went wrong, but there was a strong consensus that the real solution is in building more new homes for rent that families on low incomes can afford. David Orr, chief executive of the National


Housing Federation, said the consultation process must address concerns about the shortage of affordable homes and welfare reforms. “Without significant new investment in the building of more social housing, it is very hard to see how it can be a safety net and springboard for all the people who desperately need it. He added “Our ambition for the Green Paper is


that it sets a course for a future where everyone can access a quality home they can afford. To do that we need to build 90,000 new social rent homes every year.” Gavin Smart, deputy chief executive of the


Chartered Institute of Housing, welcomed proposals to strengthen the Regulator of Social Housing and tackle stigmatisation. “The Green Paper rightly recognises the importance of new supply, but we are concerned that the plans for new affordable homes are not ambitious enough.” “This is why we have called on the Government


to rebalance the £53bn funding for housing so that affordable housing gets a fairer share than the 21 per cent it has now,” he added.


freeze on Local Housing Allowance.” CIH say that LHA rates should be restored to the 30th percentile rent with immediate effect. Matt Downie, director of policy and external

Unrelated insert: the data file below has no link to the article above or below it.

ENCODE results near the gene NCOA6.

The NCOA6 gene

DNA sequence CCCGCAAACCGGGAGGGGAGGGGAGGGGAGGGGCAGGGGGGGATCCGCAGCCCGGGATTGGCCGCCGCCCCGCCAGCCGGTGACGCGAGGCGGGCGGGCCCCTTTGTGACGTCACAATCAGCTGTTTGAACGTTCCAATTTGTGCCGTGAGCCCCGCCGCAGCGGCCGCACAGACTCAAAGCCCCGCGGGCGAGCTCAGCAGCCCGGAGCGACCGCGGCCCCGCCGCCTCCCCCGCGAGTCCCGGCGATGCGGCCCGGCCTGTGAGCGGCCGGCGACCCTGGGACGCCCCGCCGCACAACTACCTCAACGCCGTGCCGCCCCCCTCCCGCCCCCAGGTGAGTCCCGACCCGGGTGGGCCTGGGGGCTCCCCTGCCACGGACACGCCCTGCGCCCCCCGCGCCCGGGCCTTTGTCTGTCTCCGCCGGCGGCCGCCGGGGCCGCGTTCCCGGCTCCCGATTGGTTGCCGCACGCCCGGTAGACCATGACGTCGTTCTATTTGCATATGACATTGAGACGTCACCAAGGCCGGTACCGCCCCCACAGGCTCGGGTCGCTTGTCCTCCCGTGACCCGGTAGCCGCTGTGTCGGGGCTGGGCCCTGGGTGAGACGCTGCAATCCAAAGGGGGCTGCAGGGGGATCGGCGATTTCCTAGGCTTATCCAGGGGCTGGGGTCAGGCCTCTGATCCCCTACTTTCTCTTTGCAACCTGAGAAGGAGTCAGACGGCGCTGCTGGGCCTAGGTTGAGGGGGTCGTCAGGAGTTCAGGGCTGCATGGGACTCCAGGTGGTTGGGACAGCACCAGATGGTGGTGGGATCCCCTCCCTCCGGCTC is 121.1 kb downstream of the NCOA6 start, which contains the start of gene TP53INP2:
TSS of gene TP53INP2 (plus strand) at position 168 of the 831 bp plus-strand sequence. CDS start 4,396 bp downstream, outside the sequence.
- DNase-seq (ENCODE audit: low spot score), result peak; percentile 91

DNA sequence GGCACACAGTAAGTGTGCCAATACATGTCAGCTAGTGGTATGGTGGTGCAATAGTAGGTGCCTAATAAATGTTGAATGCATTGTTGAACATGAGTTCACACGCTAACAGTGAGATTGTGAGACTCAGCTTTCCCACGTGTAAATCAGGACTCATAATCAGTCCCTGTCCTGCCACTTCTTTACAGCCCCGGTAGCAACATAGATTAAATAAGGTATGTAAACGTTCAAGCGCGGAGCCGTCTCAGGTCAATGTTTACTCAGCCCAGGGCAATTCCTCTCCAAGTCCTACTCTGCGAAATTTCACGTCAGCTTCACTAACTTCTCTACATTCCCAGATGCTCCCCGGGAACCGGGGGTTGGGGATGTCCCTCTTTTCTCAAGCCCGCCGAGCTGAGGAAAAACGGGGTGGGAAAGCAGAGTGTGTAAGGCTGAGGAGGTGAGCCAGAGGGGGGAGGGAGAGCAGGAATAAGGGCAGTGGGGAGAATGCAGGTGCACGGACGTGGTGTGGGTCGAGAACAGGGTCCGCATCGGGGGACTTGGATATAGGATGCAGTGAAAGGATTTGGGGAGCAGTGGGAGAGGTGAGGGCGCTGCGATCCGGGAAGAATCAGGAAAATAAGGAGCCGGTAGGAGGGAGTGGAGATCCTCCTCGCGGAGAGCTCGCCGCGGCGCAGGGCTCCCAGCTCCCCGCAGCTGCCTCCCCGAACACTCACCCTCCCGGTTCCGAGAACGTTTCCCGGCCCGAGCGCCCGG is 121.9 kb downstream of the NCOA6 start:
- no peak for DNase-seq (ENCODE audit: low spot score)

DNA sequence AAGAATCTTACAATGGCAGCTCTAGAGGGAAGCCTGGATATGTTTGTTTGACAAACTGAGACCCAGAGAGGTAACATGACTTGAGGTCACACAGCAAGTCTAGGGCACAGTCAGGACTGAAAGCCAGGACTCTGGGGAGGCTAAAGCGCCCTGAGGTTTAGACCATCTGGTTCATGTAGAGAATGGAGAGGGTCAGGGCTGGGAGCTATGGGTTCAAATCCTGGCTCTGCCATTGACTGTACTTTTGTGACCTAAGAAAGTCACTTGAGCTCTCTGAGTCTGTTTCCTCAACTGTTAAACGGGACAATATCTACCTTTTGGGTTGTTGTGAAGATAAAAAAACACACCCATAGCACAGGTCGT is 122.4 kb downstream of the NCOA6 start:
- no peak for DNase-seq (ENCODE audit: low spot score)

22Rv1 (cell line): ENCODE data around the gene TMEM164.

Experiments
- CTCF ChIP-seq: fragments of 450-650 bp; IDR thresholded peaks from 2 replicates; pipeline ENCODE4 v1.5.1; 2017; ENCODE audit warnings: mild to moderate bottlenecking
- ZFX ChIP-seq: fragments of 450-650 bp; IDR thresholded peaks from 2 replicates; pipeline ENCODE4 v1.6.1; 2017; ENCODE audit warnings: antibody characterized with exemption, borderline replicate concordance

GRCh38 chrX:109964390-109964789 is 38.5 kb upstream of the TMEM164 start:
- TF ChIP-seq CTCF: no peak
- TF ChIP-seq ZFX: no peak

affairs at Crisis, said: “This report highlights just how much housing benefits for private renters are falling short of the levels needed, leaving many homeless people stuck in a desperate situation and putting yet more people at risk of homelessness. “There are 236,000 people across Britain


experiencing the worst forms of homelessness – this includes those sleeping on the streets, living in unsuitable hostels, and sofa-surfing. In many of these cases, people simply can’t find a home because there isn’t enough social housing and housing benefits are too low to cover private rents.” “Homelessness is not inevitable – there is clear


evidence that it can be ended with the right policies in place. The Government must urgently reform housing benefits for private renters, so they not only match the true cost of renting but also keep pace with future rent changes.” CIH claim the policy is hitting single people aged


under 25 particularly hard, because they are only entitled to LHA to cover the rent on a bedroom in a shared home. Even small gaps between their LHA and their rent can be serious because the levels of other benefits they may be entitled to (for example Jobseeker’s Allowance) are also much lower. CIH policy and practice officer Sam Lister, who wrote the report, said general benefit rates for single people aged under 25 are too low to contribute towards any gap without putting them at significant risk of homelessness.